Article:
Mad Squirrel Keeping it Rural: Reflecting on Twenty Years of Hip hop Environmental Awareness and Advocacy


  • Anthony Kwame Harrison Virginia Tech
  • Ahad Pace Independent scholar



Hip hop, Environmentalism, Animal stories, Black aesthetics, Social movements


In this autobiographical piece, I reflect on my twenty-year history as an emcee working at the intersection of hip hop and environmental awareness. Since summer 2000, I have recorded and performed environmentally situated hip-hop music under the moniker “Mad Squirrel.” This includes co-founding two groups—the San-Francisco-based Forest Fires Collective and Washington DC’s The Acorns—as well as releasing various solo projects and taking part in a handful of performances. In what follows, I explain the origins of my nature-based performance identity by, first, recounting my experiences growing up as an avid hip-hop fan in a rural New England (USA) mountain village and, then, expounding on how Mad Squirrel’s forest narratives marked a return to the Black diasporic tradition of animal stories that align with my West African heritage. I go on to describe how this identity and approach became the springboard for a small circle of Bay Area artists to produce a series of critically heralded releases in the early 2000s. After relocating to the East Coast of the United States, I continued to create nature-based hip hop and, notably, performed at several fundraisers and political rallies organized around the movement to stop Mountain Top Removal coalmining in Southern Appalachia. Underlying these narrative accounts, in this piece, I critique hip hop’s presumed urban-rural divide by highlighting its longstanding presence in in rural communities; I compare and contrast the effectiveness of using didactic versus coded environmentalist lyrics/themes; and I draw attention to the underappreciated connections between environmentalism and anti-racism. While acknowledging hip hop’s failure to thoroughly embrace an environmental justice agenda, through this personal case study, I draw attention to some of the groundwork that has been done in alternative hip-hop spaces and advocate for fruitful directions through which to move forward.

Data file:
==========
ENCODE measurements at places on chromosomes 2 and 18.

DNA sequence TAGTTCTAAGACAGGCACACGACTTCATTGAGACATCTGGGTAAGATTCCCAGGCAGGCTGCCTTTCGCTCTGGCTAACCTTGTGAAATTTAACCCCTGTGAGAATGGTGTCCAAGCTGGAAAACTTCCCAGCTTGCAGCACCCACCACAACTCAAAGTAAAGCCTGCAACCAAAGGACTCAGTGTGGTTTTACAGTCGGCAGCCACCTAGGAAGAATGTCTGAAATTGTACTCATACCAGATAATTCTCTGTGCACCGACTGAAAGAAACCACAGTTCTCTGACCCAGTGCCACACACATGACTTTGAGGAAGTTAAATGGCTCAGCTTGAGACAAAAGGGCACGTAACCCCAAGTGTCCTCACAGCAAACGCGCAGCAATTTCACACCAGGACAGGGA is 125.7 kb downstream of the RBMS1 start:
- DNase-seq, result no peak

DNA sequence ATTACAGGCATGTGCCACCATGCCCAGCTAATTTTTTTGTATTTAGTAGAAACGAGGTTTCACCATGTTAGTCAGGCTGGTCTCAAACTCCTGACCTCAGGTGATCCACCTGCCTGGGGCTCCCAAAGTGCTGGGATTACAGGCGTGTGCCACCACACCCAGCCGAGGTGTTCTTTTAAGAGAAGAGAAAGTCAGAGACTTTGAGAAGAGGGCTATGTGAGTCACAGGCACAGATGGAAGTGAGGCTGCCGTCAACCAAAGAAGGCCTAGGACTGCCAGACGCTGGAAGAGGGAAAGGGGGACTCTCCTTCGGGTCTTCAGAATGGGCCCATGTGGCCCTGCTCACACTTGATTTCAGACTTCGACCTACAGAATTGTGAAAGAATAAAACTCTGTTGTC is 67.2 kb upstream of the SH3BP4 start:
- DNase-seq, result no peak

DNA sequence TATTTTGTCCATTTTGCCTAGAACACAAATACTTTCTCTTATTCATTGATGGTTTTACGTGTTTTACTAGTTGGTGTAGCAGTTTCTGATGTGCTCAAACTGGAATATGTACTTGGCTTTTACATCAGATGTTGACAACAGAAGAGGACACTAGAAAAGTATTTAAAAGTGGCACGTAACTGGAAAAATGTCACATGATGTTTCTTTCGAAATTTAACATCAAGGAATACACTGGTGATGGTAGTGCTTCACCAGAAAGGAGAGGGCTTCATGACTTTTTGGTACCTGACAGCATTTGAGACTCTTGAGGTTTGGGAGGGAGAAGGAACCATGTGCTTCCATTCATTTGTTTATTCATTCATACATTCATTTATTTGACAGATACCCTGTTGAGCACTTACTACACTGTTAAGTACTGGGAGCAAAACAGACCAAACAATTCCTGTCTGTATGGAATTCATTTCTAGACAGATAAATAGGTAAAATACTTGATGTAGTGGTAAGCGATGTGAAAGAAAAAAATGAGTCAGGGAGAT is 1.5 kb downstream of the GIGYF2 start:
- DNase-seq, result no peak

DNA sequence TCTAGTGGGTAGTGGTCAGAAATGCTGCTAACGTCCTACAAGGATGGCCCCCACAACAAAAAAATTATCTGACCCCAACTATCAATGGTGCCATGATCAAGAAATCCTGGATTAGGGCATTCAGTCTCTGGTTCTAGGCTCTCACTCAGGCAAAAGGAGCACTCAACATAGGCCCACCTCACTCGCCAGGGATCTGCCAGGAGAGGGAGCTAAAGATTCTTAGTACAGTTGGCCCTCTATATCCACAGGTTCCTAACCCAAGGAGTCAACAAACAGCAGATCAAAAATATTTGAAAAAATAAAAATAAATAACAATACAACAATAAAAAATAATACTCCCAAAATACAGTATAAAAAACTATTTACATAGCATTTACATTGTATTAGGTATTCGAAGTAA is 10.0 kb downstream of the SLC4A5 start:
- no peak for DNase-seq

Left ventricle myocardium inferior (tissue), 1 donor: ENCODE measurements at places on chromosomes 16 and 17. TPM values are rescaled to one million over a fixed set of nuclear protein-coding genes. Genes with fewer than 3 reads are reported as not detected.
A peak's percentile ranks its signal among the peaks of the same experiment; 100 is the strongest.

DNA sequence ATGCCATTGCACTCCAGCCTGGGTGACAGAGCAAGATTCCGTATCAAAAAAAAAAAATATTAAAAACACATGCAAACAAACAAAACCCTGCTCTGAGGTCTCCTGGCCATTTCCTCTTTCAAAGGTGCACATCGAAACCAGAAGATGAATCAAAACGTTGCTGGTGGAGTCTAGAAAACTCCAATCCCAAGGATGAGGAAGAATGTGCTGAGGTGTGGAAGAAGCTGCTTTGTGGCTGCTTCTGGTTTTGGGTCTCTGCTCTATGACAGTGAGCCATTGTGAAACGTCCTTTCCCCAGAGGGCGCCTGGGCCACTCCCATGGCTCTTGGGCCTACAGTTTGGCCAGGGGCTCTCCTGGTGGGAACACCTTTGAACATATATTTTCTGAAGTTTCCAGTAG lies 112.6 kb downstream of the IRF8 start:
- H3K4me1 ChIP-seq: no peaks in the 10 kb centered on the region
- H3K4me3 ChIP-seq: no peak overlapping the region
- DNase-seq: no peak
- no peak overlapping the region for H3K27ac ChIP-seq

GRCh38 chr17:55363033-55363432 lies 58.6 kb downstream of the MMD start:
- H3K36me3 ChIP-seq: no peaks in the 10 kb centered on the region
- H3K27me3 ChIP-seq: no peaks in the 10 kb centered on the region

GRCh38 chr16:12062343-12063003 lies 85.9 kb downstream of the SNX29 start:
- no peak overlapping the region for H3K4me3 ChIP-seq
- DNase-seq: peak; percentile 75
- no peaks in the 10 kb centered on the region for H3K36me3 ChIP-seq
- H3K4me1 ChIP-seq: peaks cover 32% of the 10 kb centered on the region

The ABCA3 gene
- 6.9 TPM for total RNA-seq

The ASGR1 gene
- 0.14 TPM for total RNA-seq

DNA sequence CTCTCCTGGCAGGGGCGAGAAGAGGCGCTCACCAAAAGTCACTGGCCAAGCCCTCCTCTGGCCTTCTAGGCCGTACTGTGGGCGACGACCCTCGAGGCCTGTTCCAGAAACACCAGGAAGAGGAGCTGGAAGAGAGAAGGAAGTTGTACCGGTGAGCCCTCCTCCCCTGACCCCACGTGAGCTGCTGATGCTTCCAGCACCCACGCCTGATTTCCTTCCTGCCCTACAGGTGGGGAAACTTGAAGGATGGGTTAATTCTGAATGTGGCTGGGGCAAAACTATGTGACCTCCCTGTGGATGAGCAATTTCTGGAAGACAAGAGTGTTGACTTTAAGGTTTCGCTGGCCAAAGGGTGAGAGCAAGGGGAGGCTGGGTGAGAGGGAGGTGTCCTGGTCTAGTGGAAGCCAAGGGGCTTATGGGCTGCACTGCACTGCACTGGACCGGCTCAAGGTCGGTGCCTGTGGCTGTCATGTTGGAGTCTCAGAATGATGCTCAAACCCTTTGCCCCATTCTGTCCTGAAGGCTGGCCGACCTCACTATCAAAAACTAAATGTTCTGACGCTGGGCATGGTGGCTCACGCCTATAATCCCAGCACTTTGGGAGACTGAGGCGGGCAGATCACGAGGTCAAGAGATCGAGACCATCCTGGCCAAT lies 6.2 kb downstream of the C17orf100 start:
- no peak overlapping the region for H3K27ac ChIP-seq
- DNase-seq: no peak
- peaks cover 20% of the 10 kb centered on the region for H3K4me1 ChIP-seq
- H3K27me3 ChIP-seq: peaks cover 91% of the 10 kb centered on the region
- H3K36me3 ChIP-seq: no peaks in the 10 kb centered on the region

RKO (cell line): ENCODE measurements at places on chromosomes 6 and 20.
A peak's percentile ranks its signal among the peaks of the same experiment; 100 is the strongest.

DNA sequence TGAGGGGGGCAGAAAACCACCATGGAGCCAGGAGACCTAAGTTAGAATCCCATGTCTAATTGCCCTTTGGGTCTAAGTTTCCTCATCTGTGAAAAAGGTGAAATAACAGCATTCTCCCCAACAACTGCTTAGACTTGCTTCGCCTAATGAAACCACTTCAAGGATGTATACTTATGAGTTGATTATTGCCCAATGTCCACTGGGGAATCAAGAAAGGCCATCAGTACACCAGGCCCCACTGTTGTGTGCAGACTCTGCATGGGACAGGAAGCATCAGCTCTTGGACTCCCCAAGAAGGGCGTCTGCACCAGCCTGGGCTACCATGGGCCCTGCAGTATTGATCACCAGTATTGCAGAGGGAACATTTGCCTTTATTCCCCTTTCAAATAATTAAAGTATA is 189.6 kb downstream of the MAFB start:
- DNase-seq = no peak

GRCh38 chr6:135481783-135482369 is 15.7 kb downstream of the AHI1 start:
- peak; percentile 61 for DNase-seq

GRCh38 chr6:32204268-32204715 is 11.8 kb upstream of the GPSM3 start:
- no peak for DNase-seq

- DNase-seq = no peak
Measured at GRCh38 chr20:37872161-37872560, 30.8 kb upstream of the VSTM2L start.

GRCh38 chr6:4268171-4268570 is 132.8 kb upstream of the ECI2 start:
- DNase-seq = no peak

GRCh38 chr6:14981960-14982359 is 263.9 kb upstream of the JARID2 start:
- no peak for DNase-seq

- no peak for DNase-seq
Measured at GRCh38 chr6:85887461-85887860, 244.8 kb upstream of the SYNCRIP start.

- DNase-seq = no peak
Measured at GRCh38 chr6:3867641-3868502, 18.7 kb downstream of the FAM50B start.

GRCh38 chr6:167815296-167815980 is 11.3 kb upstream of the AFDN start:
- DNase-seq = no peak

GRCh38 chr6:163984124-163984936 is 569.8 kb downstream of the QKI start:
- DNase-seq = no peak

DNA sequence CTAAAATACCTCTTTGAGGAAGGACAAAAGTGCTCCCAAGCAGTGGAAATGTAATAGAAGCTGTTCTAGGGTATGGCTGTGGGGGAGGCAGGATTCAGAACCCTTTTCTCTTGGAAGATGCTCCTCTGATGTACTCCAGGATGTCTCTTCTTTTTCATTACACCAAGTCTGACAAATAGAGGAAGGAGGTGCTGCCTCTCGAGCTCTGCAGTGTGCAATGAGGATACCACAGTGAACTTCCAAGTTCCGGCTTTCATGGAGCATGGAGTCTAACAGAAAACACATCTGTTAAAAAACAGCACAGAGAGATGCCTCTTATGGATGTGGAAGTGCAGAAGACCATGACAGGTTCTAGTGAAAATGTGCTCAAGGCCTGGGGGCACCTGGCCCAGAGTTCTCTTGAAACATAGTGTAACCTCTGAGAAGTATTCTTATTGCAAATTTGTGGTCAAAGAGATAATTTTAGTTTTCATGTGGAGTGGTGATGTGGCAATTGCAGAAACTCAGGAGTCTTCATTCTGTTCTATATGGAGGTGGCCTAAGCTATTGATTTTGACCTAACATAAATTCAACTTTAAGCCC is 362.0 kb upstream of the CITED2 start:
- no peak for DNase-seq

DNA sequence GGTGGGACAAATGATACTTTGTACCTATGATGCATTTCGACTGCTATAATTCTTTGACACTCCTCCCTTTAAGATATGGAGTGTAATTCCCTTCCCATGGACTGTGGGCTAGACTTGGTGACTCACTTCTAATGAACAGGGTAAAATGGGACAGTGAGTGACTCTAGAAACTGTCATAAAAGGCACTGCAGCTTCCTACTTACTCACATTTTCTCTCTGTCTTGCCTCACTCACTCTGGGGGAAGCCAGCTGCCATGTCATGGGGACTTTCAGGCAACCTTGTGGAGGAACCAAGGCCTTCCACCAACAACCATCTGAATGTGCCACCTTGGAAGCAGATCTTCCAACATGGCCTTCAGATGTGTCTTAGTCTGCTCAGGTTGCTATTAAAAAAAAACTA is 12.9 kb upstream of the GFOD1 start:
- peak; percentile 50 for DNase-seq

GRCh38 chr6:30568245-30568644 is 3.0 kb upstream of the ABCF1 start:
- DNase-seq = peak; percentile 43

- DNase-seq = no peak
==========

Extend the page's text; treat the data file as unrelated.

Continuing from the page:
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Author Biographies

Anthony Kwame Harrison, Virginia Tech

Anthony Kwame Harrison is the Edward S. Diggs Professor in Humanities and Professor of Sociology at Virginia Tech.  Dr. Harrison is author of two books—Hip Hop Underground (Temple University Press, 2009) and Ethnography (Oxford University Press, 2018)—on the editorial boards of the Journal of Popular Music Studies and Global Hip Hop Studies, and has published widely in the field of popular music studies. In addition to being a hip-hop performance/recording artist, his musical/lyrical essays have been featured in Catalyst: A Social Justice Forum and in the French arts-based journal Dysfunction.


Ahad Pace, Independent scholar

Ahad Pace is a professionally trained, multifaceted artist who creates fantastic images through stylized free-hand illustrations, paintings, or digital imagery through multiple softwares. Ahad has also enjoyed over 20 years of success in the ever-changing field of graphic art and design, working with major companies aswell as independently free-lancing.






Creative Writing and Arts